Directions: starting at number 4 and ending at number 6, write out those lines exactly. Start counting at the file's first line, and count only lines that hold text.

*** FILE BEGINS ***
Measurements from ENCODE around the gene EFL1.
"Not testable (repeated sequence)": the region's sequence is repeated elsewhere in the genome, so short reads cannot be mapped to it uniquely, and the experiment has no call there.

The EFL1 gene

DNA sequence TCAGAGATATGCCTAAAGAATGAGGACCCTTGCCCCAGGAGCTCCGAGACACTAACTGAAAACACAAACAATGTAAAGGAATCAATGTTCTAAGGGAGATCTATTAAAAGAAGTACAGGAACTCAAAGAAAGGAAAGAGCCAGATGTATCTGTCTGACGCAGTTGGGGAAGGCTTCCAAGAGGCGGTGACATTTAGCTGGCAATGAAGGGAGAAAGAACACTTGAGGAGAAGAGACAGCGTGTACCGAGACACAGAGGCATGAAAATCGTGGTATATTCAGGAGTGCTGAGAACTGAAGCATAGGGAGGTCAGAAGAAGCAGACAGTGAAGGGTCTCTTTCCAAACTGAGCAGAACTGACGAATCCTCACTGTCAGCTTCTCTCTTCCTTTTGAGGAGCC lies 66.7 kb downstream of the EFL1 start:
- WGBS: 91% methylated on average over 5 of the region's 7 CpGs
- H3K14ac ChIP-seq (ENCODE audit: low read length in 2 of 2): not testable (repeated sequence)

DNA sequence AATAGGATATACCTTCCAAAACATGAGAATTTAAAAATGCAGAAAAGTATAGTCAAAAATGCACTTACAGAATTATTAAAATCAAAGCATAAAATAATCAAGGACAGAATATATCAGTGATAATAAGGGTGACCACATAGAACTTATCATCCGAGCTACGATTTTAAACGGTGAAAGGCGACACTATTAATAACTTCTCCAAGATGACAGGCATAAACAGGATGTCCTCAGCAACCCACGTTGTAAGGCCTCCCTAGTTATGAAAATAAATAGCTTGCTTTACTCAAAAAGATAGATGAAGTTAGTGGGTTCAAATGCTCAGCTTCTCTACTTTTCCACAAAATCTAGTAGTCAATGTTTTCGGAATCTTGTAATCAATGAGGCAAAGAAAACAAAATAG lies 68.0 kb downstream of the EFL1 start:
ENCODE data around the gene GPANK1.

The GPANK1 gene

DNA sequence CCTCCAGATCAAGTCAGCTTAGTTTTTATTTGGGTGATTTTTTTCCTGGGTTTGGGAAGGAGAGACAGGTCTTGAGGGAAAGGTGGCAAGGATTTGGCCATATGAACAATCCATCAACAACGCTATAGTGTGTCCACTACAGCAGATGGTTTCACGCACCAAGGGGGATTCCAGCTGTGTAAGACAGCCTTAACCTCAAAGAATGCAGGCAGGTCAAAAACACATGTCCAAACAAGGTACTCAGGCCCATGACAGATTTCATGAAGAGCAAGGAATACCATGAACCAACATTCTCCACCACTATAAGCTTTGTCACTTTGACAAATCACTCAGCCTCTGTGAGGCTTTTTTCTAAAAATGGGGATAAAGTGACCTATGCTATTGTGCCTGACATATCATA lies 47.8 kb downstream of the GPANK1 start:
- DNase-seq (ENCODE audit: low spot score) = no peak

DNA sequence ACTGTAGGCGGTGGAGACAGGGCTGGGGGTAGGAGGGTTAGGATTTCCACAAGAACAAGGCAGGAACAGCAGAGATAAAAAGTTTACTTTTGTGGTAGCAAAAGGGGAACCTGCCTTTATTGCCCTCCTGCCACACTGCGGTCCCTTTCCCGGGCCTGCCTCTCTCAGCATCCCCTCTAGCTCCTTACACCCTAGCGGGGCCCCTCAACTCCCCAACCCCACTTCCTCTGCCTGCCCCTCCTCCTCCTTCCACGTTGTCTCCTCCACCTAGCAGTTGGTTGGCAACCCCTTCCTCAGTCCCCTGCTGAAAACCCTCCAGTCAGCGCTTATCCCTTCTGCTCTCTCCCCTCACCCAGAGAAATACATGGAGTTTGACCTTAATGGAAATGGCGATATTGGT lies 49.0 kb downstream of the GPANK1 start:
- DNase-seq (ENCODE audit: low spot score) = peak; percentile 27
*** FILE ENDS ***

DNA sequence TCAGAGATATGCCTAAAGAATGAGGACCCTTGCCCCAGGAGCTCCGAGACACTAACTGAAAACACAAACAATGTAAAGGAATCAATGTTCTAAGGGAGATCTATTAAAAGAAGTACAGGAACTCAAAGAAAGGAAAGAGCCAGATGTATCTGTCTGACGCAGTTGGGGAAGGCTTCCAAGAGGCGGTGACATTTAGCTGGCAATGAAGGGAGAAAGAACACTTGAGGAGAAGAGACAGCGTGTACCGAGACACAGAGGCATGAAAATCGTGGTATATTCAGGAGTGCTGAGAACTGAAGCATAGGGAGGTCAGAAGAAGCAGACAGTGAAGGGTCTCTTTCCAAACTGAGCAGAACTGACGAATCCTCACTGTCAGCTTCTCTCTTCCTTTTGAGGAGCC lies 66.7 kb downstream of the EFL1 start:
- WGBS: 91% methylated on average over 5 of the region's 7 CpGs
- H3K14ac ChIP-seq (ENCODE audit: low read length in 2 of 2): not testable (repeated sequence)